Monday, 2 May 2011

The Secrets of the Russian White Sea


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- Special voyages to a once forbidden land -

For decades Russia's White Sea region was a forbidden area, and largely due to its geographic isolation, the world's largest and perhaps least understood country remains a region of great mystery today with great appeal for inquisitive, adventurous travellers.

Wild Earth Travel is offering two special expeditions on board the 116-passenger MS Island Sky which will spend four days in the White Sea, exploring the historic city of Archangelsk and fascinating and turbulent history of the Solovetsky Islands.

In the 18th century Archangelsk was the centre of Russian ship building and occupied by 'White Russians' immediately after the 1918 Revolution. Tours of the city will include the wooden houses of the old quarter, the Museum of Fine Arts, Trotsky Prospect and the Orthodox Church. On the Solovetsky Islands, a vital submarine base was established and Stalin built one of his infamous gulags in the vast medieval fortress of the 16th century Solovetsky Monastery. The voyages also visit Murmansk, the largest city in the world north of the Arctic Circle, where passengers will learn of the region's cultural history, including the indigenous Sami people and the first hardy Russian settlers, as well as visiting historic WWII monuments.

Making the most of the almost perpetual daylight, the voyages will call into some of the smaller islands, viewing unique birdlife and cruising the White Sea in rubber inflatables in search of Beluga whales, where a colony of around 2000 animals live.

The 14-night 'White Sea Odyssey' voyage departs from Edinburgh, Scotland on 5th June 2012, cruising the Northern Isles and magnificent seascapes, landscapes and towns and villages which hug the shoreline of Norway's Atlantic coast, crossing the Barents Sea and concluding in Archangelsk.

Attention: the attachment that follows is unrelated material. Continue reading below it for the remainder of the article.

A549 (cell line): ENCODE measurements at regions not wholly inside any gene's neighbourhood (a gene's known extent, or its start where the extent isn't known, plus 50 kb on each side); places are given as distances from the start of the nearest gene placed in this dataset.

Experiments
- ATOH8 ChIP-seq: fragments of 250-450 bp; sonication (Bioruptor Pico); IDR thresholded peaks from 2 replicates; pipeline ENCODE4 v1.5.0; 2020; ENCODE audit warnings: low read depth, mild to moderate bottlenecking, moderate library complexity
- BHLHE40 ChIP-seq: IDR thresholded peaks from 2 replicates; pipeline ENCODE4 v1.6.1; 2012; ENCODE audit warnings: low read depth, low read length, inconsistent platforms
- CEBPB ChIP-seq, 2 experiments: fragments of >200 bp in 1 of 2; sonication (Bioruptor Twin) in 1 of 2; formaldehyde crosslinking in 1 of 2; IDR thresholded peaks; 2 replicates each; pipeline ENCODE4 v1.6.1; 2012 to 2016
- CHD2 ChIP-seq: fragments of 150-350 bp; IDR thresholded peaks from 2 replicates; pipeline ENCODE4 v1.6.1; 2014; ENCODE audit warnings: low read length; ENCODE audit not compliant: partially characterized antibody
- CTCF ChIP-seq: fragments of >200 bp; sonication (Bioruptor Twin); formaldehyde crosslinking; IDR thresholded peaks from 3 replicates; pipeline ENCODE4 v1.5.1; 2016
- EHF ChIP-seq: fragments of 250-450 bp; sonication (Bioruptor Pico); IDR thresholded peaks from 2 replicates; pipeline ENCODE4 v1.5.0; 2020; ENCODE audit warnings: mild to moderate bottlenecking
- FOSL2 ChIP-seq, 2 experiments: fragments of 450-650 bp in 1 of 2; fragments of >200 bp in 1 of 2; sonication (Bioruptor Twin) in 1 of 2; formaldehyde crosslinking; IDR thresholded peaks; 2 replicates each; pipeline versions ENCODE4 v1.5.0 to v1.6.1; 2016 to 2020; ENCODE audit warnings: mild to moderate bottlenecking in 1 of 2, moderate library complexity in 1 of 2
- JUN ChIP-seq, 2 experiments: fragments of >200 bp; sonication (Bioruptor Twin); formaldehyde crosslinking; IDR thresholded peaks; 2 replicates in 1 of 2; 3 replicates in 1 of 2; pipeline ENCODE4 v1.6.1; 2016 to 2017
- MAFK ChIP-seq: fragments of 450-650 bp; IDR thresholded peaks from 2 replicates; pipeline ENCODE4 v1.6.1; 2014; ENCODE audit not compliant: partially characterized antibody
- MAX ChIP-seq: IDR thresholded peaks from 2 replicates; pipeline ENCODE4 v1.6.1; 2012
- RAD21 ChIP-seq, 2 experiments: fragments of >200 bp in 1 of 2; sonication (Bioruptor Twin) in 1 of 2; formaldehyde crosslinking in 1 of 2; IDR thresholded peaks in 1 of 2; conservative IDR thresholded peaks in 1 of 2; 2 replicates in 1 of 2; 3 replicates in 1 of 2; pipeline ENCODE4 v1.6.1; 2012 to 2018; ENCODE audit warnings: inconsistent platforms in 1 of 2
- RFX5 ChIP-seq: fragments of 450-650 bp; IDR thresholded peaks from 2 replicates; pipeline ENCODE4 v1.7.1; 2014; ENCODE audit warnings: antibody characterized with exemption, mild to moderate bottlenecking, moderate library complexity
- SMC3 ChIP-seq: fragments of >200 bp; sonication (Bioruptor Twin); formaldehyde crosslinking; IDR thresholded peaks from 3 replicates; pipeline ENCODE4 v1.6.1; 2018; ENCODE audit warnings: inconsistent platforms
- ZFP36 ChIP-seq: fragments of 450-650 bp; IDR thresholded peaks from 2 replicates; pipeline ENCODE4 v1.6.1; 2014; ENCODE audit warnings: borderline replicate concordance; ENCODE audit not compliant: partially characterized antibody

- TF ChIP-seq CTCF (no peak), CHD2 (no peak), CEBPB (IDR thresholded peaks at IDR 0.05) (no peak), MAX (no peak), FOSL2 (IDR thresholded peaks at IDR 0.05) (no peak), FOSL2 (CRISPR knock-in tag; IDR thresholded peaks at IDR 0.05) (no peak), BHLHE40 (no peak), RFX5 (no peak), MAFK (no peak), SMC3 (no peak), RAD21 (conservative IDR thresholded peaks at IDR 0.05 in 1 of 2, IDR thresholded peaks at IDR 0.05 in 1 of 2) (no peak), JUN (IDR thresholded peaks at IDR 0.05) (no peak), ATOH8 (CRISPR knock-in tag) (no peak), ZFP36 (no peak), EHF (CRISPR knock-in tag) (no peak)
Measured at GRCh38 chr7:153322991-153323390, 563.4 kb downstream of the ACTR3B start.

MS_Island_Sky.jpgA 12-night 'White Sea Odyssey II' voyage embarks in Archangelsk on 19th June 2012 and follows the same route in reverse, concluding in Bergen, Norway. Pre or post-cruise stopovers are available in Moscow or St Petersburg on both voyages.

An expert expedition team has been brought together for these voyages to help further passenger's understanding of this intriguing region, including renowned military historian Major JGH Corrigan MBE; University lecturer, historian and author, Imogen Corrigan; and Norwegian-based sociologist Thomas Nilsen, who has travelled extensively in northern Russia since the late 1980s, working on environmental issues, nuclear safety and cross-border cooperation.
The MS Island Sky has recently undergone a multi-million dollar refurbishment and offers a range of suites all with private facilities, bar-fridges, flat-screen televisions, DVD and CD players and telephones. This luxurious expedition ship has a high passenger to crew ration, and offers more comforts than those associated with the former Russian research vessels.

Prices start from AUD$6,760/NZ$9,065 and include economy class air travel from London or Norway; 12 nights ship-based accommodation with all meals, onboard lectures, shore excursions, gratuities, transfers, and port and airport taxes.

For further information call 0800 WILDEARTH (within NZ), +64 3 365 1355 (outside NZ) or visit www.wildearth-travel.com

About Wild Earth Travel

New Zealand-based Wild Earth Travel specialises in small ship expedition style travel focused on conservation and educational travel experiences. Whether you want to kayak with dolphins, march with the penguins, see the northern lights or sip Chianti beneath the vines, Wild Earth Travel has a cruise to suit in destinations such as Antarctica, the Arctic, Africa, Asia, North & Latin America, Northern & Southern Europe, Australia, New Zealand and the South Pacific.